Citing Belgian beer's integral role in social and culinary life, UNESCO is putting the country's rich brewing scene (with nearly 1,500 styles) on its list representing the Intangible Cultural Heritage of Humanity. Belgium's beer culture is one of 16 new additions that were announced Thursday.

Other honorees include the making of flatbread in Iran, Turkey, and elsewhere; Cuba's Rumba music, Egypt's Tahteeb stick game, and long-observed festivals in Japan, France, Spain and Greece.

Calamari is a favorite on American dinner tables. But while the U.S. has a thriving squid industry, chances are the calamari you are eating made a 12,000-mile round trip before ending up on your dinner plate. That, or it wasn't caught in the U.S. at all.

More than 80 percent of U.S. squid landings are exported — most of it to China. The rare percentage of that catch that stays domestically goes to Asian fresh fish markets or is used as bait.

Ironically, the lion's share of the squid consumed in the United States is imported.

Zlota Kurka, or Golden Hen, sits in a central Warsaw neighborhood surrounded by telecom offices and wine bars. Inside, there's a window-sized menu offering Polish-style soups, eggs, dumplings, cabbage and potatoes, all cooked by women in flowered aprons and schoolteacher glasses.

Ginger Rogers And The Case Of The Authorized Editions

Dec 1, 2016

The display cases in New York's Museum of the Moving Image are crowded with manifest nostalgia: paper dolls, lunch boxes, the Ben Casey M.D. board game. And in one corner, amid a trio of unassuming but unexpected books: Ginger Rogers and The Riddle of the Scarlet Cloak.

Author Andrea Davis Pinkney used to sleep with a copy of The Snowy Day. "I loved that book — it was like a pillow to me," she says.

You can hear Harold Lopez-Nussa's training when he plays. The 33-year-old pianist is reluctant to admit the classical influence on his jazz playing, but he's quick to acknowledge that he, like many other great Cuban pianists, was classically trained. "This is the school that we have to learn music in Cuba; it's classical," he says. "I did all my stuff there from 8 years old to 25."

A new report from the National Academy of Sciences says it's hard to know how many people in the U.S. actually have food allergies or whether they're on the rise.

Part of the challenge is this: Food allergies are often self-diagnosed and symptoms can be misinterpreted. Sometimes people can't distinguish a food allergy from other conditions such as lactose intolerance or gluten sensitivity, which don't fit the medical definition of an allergy.

In the race for video streaming domination, Netflix surges forward. On Wednesday, Netflix announced and implemented in its latest update, the ability to download TV and movie titles on mobile devices.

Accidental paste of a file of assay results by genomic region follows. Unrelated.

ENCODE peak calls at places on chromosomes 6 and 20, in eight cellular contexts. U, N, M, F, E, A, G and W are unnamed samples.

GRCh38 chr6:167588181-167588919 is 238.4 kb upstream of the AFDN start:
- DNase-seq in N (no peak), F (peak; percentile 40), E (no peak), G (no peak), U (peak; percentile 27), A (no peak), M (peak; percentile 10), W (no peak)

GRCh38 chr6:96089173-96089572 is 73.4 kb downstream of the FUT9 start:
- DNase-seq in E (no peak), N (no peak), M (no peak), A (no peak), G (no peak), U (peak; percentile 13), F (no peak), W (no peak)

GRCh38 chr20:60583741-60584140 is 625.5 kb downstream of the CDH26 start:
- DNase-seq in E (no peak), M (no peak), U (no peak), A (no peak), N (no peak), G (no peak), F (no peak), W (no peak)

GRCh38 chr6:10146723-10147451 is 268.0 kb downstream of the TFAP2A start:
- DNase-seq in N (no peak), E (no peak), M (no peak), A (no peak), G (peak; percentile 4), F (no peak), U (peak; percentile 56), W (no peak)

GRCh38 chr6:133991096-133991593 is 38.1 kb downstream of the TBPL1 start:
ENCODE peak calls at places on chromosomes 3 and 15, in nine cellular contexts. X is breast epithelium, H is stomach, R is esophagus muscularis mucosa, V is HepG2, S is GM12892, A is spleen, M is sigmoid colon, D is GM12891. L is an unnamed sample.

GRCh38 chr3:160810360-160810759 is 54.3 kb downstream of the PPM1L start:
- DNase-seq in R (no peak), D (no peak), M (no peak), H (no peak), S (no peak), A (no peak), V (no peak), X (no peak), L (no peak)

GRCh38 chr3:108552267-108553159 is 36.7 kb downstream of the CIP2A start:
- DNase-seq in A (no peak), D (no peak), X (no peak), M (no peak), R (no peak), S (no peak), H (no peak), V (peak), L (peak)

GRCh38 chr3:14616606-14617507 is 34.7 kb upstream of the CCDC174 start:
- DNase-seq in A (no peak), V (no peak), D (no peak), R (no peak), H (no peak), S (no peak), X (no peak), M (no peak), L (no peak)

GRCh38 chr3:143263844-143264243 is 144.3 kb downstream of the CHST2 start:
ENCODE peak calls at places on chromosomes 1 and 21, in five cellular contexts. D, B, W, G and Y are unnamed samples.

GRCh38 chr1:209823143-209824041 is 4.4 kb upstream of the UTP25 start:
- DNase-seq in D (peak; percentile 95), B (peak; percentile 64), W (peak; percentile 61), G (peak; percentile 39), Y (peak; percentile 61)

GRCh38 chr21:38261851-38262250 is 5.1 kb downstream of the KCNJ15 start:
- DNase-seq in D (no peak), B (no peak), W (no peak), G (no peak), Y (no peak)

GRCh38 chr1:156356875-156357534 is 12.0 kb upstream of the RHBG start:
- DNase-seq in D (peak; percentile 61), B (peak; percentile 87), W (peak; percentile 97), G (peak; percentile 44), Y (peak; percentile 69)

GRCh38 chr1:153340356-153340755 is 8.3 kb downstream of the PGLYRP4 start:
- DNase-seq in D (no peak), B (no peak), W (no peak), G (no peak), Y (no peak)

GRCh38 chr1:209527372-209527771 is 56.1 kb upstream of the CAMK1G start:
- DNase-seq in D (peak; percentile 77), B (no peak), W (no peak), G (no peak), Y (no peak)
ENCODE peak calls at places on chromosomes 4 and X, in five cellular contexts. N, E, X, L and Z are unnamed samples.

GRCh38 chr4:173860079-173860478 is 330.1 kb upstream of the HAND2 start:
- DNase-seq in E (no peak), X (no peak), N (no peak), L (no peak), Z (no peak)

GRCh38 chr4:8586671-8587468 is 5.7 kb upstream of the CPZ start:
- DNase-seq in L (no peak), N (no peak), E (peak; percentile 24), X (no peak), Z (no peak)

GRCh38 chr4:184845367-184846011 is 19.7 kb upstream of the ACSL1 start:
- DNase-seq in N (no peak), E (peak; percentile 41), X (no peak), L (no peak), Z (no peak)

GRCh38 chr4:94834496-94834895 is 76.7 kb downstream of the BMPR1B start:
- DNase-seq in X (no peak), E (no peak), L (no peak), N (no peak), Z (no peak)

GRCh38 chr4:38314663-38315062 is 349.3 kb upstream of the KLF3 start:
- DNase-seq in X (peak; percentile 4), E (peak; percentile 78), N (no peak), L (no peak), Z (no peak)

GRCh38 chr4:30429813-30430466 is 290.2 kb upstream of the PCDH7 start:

Copyright 2016 NPR. To see more, visit http://www.npr.org/.

AUDIE CORNISH, HOST:

Copyright 2016 Fresh Air. To see more, visit Fresh Air.

TERRY GROSS, HOST:

If any image haunts TV news, and perhaps our conscience, it's the seemingly ceaseless river of migrants seeking refuge from war, dictatorship and poverty. These desperate souls inspire pity, fear and election-year arguments about whether to offer them welcome or keep them out.

It was in 1974 that William Christenberry found the little red house.

The photographer and painter, a vital chronicler of rural Alabama, came across the building standing alone among the pine trees, deep in the Talladega National Forest. All he had with him was his tiny, no-frills Brownie camera — a long-cherished gift that "Santa brought my sister and me."

Odysseus was the man of many minds and many ways, according to his Homeric epithets. And among the many minds of Odysseus, there's room for a space queen.

Odyssia is warlike, merciless, "witchjack and wanderer," "starminded," '"wolfclever," "lightspeed," a "wolfwitch." Written by Matt Fraction and illustrated by Christian Ward, ODY-C is a beautifully colored space Odyssey, both graphic and novel, which makes Homer new.

If you blinked, you might miss the quick burst of a headlight signaling that it was time to go.

Spain's national art museum, the Prado, has been around nearly 200 years and has one of the world's biggest collections of Renaissance and Baroque art.

But only now has it devoted a solo exhibition to a female artist: the 17th century Flemish painter Clara Peeters.

In the 1990s and early 2000s, TV shows didn't have a lot of love for mass transit — as Homer Simpson pronounced, "Public transportation is for jerks and lesbians."

Remember a couple of years ago, when it seemed like we were all one big happy family, Americans of every age and political stripe, joined in common pursuit? Millions of us spent that summer pouring buckets of ice water on our heads, to raise money for amyotrophic lateral sclerosis (ALS), also known as Lou Gehrig's disease.